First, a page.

After participation, subjects were asked to report details of their experience running the experiment. 5% of participants reported that the screen had jitter, dropped frames, or other rendering problems. 92% of participants reported fixating the cross, although this was not explicitly asked for. 29% of participants reported eye jitter due to the translation of the motion stimulus. 6% reported having done a similar experiment in the past. Workers were blocked from repeating any of the tasks more than once on the same Mechanical Turk worker ID.
Human subjects performed versions of the direction match-to-sample and categorization tasks adapted from Sarma et al. In both tasks, subjects saw two short presentations (sample and test) of full contrast random moving dots which moved with full coherence in one of eight equally spaced motion directions (Fig 1a). The task was for participants to press the spacebar when the test stimulus either was in the same direction (match-to-sample task) or same category (category task) as the sample stimulus. Dots were full contrast white (0.1 degree diameter, 2.2 dots / degree^2) presented on a black background around the fixation cross in a 9 degree radius circle. Dots moved at 12 degrees per second. A fixation cross (1 deg x 1 deg, 0.1 deg line width), was presented throughout the trial.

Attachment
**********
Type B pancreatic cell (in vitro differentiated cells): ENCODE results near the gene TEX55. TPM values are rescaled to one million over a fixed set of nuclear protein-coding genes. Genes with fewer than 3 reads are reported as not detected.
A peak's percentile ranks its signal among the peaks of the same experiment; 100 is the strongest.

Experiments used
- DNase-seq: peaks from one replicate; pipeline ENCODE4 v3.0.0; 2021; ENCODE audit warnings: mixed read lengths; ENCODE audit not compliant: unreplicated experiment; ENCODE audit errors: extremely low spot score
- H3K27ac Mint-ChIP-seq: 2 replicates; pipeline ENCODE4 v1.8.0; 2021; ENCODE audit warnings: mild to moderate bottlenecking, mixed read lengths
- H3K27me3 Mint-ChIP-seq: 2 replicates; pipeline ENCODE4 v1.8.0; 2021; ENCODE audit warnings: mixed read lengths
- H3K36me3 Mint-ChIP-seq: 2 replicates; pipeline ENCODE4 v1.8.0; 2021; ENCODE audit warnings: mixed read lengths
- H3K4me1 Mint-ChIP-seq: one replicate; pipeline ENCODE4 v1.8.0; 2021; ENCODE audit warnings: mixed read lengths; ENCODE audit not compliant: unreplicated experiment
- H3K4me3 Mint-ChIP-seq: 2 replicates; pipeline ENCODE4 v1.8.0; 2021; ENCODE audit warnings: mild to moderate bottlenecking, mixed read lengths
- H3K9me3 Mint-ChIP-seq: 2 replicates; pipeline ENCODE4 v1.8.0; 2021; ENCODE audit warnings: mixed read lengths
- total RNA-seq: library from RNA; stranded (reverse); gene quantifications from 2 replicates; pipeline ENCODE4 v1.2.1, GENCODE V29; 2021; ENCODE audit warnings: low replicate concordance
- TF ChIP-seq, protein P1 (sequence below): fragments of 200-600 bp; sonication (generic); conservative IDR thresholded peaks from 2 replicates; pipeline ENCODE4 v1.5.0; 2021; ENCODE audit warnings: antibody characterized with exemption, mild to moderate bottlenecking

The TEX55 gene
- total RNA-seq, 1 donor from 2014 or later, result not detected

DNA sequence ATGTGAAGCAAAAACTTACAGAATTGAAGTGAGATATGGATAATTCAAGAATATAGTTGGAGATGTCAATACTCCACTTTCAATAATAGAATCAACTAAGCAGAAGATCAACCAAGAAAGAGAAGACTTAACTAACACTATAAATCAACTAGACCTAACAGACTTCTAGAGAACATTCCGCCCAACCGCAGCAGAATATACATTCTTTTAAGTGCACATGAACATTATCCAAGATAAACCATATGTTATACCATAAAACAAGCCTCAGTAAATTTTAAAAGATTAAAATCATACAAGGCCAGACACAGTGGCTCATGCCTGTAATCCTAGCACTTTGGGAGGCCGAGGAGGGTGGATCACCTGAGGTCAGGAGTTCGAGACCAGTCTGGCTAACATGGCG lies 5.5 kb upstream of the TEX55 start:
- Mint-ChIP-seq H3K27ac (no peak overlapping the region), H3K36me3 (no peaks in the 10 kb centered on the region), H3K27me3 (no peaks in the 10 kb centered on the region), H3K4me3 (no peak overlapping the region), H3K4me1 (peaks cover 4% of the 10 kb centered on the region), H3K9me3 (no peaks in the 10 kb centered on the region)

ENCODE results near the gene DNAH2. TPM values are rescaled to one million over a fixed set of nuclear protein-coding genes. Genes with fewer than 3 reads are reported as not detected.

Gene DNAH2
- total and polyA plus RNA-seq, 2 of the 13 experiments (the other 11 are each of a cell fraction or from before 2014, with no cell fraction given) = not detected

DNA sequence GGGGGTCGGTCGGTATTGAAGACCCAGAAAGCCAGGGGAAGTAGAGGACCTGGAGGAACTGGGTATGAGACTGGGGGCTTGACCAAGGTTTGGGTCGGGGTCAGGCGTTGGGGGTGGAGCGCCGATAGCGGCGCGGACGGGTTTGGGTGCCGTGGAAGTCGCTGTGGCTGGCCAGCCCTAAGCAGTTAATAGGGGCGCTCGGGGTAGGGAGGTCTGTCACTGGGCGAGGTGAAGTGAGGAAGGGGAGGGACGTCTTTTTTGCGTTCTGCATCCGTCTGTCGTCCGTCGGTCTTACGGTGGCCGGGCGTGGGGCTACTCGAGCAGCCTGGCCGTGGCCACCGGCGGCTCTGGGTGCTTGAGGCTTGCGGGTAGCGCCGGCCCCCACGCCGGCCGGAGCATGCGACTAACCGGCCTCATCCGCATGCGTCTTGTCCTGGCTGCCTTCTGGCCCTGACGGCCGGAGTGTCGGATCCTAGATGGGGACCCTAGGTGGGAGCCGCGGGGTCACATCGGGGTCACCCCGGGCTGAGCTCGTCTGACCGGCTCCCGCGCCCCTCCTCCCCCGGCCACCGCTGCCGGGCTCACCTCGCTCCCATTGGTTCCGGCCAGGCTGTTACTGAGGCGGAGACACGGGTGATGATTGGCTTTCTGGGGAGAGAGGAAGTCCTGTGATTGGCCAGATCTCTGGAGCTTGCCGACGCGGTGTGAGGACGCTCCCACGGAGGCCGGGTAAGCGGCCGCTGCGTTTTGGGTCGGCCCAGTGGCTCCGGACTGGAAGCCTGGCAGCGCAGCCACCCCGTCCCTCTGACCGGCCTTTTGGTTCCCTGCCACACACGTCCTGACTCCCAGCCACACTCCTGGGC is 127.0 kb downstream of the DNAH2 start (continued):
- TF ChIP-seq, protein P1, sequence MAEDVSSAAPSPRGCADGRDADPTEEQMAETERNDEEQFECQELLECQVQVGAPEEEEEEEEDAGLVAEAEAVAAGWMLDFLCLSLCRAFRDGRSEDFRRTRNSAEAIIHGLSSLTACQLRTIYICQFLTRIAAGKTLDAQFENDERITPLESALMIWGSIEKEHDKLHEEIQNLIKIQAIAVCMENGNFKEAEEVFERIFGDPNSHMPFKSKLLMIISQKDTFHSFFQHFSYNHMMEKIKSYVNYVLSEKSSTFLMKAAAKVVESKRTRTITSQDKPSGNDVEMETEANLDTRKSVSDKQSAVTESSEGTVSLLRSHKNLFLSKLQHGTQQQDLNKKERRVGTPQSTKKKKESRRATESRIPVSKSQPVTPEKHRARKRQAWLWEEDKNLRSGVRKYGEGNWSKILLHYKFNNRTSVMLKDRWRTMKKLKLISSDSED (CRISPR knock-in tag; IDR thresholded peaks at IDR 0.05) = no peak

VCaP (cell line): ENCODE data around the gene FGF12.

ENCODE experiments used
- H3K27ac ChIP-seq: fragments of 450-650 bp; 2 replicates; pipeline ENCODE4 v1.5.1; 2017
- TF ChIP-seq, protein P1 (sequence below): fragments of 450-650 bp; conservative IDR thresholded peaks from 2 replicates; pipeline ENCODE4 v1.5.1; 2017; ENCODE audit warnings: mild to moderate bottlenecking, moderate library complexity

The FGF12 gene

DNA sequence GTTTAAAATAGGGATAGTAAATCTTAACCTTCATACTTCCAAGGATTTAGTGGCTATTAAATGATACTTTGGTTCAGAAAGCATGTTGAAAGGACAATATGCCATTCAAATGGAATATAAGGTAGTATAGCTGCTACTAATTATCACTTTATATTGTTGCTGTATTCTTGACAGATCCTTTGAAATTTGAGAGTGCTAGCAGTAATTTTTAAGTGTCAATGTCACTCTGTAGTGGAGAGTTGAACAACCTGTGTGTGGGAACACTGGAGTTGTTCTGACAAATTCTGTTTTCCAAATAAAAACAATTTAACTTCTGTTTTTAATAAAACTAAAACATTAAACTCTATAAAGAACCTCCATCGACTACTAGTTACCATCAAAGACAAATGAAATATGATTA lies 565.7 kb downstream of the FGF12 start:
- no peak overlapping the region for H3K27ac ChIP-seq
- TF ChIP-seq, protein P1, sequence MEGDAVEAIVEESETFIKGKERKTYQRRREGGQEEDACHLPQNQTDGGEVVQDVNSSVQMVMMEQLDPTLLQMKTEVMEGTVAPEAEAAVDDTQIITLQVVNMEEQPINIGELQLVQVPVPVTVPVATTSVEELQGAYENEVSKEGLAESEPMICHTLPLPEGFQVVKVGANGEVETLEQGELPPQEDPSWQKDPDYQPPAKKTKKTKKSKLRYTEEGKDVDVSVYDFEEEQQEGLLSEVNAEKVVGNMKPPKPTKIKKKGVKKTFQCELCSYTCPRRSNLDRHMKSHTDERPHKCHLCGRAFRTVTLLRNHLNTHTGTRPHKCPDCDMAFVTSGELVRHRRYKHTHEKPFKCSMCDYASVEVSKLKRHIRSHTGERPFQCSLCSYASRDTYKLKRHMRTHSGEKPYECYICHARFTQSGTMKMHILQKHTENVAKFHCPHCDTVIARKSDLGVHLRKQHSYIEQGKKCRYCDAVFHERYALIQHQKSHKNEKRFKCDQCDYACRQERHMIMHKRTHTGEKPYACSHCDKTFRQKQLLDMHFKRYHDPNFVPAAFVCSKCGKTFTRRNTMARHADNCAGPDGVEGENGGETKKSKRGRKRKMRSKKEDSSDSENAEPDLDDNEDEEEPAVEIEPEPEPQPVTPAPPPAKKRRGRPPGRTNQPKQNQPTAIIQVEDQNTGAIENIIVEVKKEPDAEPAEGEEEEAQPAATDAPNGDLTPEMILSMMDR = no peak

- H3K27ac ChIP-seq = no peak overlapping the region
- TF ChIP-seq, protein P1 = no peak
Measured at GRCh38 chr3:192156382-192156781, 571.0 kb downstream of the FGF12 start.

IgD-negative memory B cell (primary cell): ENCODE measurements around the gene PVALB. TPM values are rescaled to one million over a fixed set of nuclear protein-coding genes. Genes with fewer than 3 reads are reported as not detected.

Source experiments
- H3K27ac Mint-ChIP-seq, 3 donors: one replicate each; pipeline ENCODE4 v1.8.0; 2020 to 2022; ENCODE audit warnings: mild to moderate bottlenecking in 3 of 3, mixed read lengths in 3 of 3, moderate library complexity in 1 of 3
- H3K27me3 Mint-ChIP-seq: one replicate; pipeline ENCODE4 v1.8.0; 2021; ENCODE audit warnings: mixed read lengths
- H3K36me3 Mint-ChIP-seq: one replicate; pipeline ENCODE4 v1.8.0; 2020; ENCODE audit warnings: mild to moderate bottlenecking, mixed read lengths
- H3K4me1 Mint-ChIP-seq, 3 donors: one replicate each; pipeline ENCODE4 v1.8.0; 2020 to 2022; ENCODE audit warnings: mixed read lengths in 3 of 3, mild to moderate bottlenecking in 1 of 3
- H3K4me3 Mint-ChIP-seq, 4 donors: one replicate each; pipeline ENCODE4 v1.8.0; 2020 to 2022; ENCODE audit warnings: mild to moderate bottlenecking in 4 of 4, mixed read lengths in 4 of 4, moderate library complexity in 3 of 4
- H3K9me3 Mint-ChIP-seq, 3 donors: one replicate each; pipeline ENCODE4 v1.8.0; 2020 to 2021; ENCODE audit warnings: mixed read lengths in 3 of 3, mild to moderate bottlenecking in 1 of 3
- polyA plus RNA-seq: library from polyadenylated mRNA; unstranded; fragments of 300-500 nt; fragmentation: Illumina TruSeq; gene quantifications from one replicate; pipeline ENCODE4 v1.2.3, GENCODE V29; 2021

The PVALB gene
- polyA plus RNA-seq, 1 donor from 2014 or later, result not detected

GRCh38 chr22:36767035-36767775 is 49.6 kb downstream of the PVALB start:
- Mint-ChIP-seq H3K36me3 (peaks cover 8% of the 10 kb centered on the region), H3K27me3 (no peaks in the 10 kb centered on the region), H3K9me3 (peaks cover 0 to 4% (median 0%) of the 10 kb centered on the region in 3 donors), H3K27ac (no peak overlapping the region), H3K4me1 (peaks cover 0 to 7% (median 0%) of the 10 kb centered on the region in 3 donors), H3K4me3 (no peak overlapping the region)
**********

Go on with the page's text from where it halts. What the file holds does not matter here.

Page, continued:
Subjects were not instructed on how to perform the task, but were given feedback at the end of each trial as to whether the trial was performed correctly or incorrectly. The only instructions that participants received were to use the spacebar and that a simple rule existed (Fig 1b).
We ran three groups of subjects who performed either the delayed match-to-sample or categorization task. To limit the length of experiments, we trained subjects on either the delayed match-to-sample or categorization tasks, but not both. On delayed match to sample, subjects ran 75 trials, then were told the rule explicitly and performed 50 additional trials (Fig 1b). For the categorization task we ran two groups of subjects, one which performed 150 categorization trials and another (long group) that performed 300 categorization trials. We then informed both groups of the categorization rule and had the perform another 60 trials.